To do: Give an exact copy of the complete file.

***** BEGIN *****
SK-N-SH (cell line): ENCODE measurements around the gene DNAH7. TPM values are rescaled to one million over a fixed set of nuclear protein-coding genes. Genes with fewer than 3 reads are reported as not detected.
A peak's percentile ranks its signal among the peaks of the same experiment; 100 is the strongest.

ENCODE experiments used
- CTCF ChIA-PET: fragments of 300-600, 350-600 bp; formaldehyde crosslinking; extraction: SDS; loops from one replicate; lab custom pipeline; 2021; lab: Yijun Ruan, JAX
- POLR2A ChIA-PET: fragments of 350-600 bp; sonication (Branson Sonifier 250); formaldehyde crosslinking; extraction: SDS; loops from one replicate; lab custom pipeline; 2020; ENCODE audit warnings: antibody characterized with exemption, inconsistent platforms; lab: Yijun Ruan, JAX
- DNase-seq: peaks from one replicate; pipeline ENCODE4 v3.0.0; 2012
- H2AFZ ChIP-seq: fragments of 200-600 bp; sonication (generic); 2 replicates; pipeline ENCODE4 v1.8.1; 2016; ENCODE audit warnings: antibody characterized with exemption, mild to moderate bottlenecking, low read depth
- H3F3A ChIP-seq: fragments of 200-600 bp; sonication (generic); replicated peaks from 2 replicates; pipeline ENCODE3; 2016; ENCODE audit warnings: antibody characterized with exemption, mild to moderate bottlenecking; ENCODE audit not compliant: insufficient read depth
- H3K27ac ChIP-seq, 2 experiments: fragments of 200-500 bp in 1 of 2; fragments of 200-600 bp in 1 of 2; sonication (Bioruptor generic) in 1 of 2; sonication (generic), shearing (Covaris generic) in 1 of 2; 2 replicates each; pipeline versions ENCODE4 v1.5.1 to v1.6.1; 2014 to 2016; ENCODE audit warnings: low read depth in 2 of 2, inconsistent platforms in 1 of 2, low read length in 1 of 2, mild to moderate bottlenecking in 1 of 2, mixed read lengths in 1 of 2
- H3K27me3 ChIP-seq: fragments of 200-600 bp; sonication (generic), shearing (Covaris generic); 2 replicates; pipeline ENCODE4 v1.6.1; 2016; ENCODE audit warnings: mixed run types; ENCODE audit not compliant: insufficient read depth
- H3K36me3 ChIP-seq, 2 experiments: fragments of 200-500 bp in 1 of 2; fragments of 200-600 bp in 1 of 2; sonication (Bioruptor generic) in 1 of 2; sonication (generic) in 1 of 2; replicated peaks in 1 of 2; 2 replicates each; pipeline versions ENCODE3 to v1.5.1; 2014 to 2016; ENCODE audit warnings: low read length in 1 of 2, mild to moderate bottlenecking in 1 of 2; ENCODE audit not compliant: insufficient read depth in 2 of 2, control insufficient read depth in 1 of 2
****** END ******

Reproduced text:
SK-N-SH (cell line): ENCODE measurements around the gene DNAH7. TPM values are rescaled to one million over a fixed set of nuclear protein-coding genes. Genes with fewer than 3 reads are reported as not detected.
A peak's percentile ranks its signal among the peaks of the same experiment; 100 is the strongest.

ENCODE experiments used
- CTCF ChIA-PET: fragments of 300-600, 350-600 bp; formaldehyde crosslinking; extraction: SDS; loops from one replicate; lab custom pipeline; 2021; lab: Yijun Ruan, JAX
- POLR2A ChIA-PET: fragments of 350-600 bp; sonication (Branson Sonifier 250); formaldehyde crosslinking; extraction: SDS; loops from one replicate; lab custom pipeline; 2020; ENCODE audit warnings: antibody characterized with exemption, inconsistent platforms; lab: Yijun Ruan, JAX
- DNase-seq: peaks from one replicate; pipeline ENCODE4 v3.0.0; 2012
- H2AFZ ChIP-seq: fragments of 200-600 bp; sonication (generic); 2 replicates; pipeline ENCODE4 v1.8.1; 2016; ENCODE audit warnings: antibody characterized with exemption, mild to moderate bottlenecking, low read depth
- H3F3A ChIP-seq: fragments of 200-600 bp; sonication (generic); replicated peaks from 2 replicates; pipeline ENCODE3; 2016; ENCODE audit warnings: antibody characterized with exemption, mild to moderate bottlenecking; ENCODE audit not compliant: insufficient read depth
- H3K27ac ChIP-seq, 2 experiments: fragments of 200-500 bp in 1 of 2; fragments of 200-600 bp in 1 of 2; sonication (Bioruptor generic) in 1 of 2; sonication (generic), shearing (Covaris generic) in 1 of 2; 2 replicates each; pipeline versions ENCODE4 v1.5.1 to v1.6.1; 2014 to 2016; ENCODE audit warnings: low read depth in 2 of 2, inconsistent platforms in 1 of 2, low read length in 1 of 2, mild to moderate bottlenecking in 1 of 2, mixed read lengths in 1 of 2
- H3K27me3 ChIP-seq: fragments of 200-600 bp; sonication (generic), shearing (Covaris generic); 2 replicates; pipeline ENCODE4 v1.6.1; 2016; ENCODE audit warnings: mixed run types; ENCODE audit not compliant: insufficient read depth
- H3K36me3 ChIP-seq, 2 experiments: fragments of 200-500 bp in 1 of 2; fragments of 200-600 bp in 1 of 2; sonication (Bioruptor generic) in 1 of 2; sonication (generic) in 1 of 2; replicated peaks in 1 of 2; 2 replicates each; pipeline versions ENCODE3 to v1.5.1; 2014 to 2016; ENCODE audit warnings: low read length in 1 of 2, mild to moderate bottlenecking in 1 of 2; ENCODE audit not compliant: insufficient read depth in 2 of 2, control insufficient read depth in 1 of 2